All the best. Do let us all know if you've got - what I suspect to be - a straight sided plug. It would be interesting to hear from anyone else who has heard of this or actually found themselves with this problem.

Regards
Jock

Decided to tackle this leak today, To start off I thought I would see if the plug was lose and tried turning it with my finger, Surprisingly I felt it tighten up, I thought this is strange because when I done a oil change it felt like it was going to drop into the sump,

I done another oil change anyway today and when I was tightening the plug the same thing happened again, it wouldn’t tighten, So I tightened it by hand first and I noticed it getting tighter, The penny dropped. Don’t use a 1/2” ratchet to tighten the plug, All sorted now,
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Old 21-05-2019   #7
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Re: 1.2 8v sump plug leak

Quote Originally Posted by Liam1804 View Post
Decided to tackle this leak today, To start off I thought I would see if the plug was lose and tried turning it with my finger, Surprisingly I felt it tighten up, I thought this is strange because when I done a oil change it felt like it was going to drop into the sump,

I done another oil change anyway today and when I was tightening the plug the same thing happened again, it wouldn’t tighten, So I tightened it by hand first and I noticed it getting tighter, The penny dropped. Don’t use a 1/2” ratchet to tighten the plug, All sorted now,
Was the ratcheting on the return pull I've had that happen with loose fitting bolts you just end up undoing them rather then the ratchet clicking
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Old 21-05-2019   #8
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Re: 1.2 8v sump plug leak

Problem I need to sort now is the rear wiper come on when you start the car and does about 10 sweeps then stops but not in the park position, This is intermittent, but I think this is a problem with the actual motor,
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Old 21-05-2019   #9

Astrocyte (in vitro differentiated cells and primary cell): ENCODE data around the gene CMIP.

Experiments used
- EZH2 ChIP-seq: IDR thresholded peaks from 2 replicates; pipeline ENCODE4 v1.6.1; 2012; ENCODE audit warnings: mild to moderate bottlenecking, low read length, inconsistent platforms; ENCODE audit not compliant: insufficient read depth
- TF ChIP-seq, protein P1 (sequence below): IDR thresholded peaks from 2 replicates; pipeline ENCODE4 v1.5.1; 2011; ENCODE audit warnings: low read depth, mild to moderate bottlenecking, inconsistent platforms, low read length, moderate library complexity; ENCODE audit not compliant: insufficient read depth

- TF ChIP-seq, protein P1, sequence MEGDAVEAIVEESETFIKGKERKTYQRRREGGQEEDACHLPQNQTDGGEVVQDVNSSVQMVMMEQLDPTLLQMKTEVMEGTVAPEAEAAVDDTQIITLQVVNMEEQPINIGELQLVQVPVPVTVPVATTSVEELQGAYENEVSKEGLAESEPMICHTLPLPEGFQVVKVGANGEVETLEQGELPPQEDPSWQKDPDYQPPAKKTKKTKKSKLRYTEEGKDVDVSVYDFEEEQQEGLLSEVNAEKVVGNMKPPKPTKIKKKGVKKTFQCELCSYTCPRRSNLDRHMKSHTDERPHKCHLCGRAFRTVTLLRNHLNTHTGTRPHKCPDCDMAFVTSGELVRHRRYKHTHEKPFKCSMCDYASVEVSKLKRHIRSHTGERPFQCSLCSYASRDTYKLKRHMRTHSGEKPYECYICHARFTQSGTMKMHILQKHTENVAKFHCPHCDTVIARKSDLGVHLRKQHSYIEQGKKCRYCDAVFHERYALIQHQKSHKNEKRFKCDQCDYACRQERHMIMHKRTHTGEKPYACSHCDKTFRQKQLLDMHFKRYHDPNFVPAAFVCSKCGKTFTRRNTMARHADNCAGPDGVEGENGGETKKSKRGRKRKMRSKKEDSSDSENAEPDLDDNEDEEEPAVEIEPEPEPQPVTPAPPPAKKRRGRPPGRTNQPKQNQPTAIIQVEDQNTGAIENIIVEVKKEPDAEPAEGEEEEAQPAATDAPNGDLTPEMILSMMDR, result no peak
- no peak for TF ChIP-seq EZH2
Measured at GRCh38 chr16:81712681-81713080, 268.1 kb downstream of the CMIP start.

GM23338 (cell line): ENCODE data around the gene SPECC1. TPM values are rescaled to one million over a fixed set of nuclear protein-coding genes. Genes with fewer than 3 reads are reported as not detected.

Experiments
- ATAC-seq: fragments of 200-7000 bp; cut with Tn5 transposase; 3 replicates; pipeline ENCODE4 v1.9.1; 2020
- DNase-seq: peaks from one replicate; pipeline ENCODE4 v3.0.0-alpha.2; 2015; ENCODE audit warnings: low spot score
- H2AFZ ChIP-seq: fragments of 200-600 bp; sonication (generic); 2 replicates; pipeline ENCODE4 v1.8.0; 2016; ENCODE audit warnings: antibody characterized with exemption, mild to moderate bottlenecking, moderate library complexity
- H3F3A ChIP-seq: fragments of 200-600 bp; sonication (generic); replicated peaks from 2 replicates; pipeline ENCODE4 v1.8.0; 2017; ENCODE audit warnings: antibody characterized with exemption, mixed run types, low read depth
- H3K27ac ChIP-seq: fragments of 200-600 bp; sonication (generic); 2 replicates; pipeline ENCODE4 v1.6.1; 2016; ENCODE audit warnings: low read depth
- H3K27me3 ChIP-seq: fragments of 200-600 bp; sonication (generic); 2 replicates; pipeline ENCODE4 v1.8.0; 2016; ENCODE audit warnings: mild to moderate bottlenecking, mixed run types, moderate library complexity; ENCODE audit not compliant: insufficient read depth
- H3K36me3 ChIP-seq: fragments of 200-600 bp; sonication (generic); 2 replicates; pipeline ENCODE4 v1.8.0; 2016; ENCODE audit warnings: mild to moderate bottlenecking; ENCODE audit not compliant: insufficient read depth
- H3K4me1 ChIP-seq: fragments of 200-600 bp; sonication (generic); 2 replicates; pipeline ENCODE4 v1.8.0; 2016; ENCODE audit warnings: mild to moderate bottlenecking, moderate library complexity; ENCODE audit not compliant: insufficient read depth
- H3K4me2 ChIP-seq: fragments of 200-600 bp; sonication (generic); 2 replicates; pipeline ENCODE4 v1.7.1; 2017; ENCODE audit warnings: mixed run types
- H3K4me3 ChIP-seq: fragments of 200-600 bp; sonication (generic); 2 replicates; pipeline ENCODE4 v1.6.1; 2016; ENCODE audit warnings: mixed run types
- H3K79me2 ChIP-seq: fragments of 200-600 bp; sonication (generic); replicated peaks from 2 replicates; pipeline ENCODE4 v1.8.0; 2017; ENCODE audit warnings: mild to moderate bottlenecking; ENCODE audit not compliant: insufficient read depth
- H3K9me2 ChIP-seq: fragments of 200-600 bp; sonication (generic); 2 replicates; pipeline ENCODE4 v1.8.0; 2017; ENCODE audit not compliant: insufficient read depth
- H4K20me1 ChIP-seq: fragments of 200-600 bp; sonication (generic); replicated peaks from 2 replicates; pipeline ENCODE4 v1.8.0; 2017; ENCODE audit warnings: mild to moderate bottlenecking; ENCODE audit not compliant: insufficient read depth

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Quote Originally Posted by Liam1804 View Post
Decided to tackle this leak today, So I tightened it by hand first and I noticed it getting tighter, The penny dropped. Don’t use a 1/2” ratchet to tighten the plug, All sorted now,

You lost me there.. :/
Was the plug not actually turning?

If not turning.. how did you suspect it would fall into the sump??
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Old 21-05-2019   #10
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Quote Originally Posted by varesecrazy View Post
You lost me there.. :/
Was the plug not actually turning?

If not turning.. how did you suspect it would fall into the sump??
When I first changed the oil the brand new sump plug wasn’t getting tight, (I was using a 1/2” ratchet with hex attachment) it was going all the way into the sump threads, So I decided to just screw it in so it was just flush with the sump, I then noticed oil drips, I thought I had the wrong plug for the sump because it wasn’t tightening,

Today Just out of curiosity I managed to turn the plug with my finger and noticed it was getting tighter. So my problem was using a 1/2”ratchet gave to much leverage and felt like it wasn’t tightening, But tightening it up by hand first then just a nip with a 3/8 ratchet was much better and you could feel the resistance
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Old 21-05-2019   #11
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Quote Originally Posted by Liam1804 View Post
When I first changed the oil the brand new sump plug wasn’t getting tight, (I was using a 1/2” ratchet with hex attachment) it was going all the way into the sump threads, So I decided to just screw it in so it was just flush with the sump, I then noticed oil drips, I thought I had the wrong plug for the sump because it wasn’t tightening,

Today Just out of curiosity I managed to turn the plug with my finger and noticed it was getting tighter. So my problem was using a 1/2”ratchet gave to much leverage and felt like it wasn’t tightening, But tightening it up by hand first then just a nip with a 3/8 ratchet was much better and you could feel the resistance
Ok. So you have got a damaged

FEMALE THREAD IN THE SUMP PAN..

From your initial posts.. it sounds as if it had been.. 'bonded' into place.

That may be a sensible option in the mid.term

As it staying in place is a must !

As the years go by.. a rusted out sump may well occur.. its new replacement will have
A new threaded insert .

Charlie
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Old 21-05-2019   #12
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Quote Originally Posted by varesecrazy View Post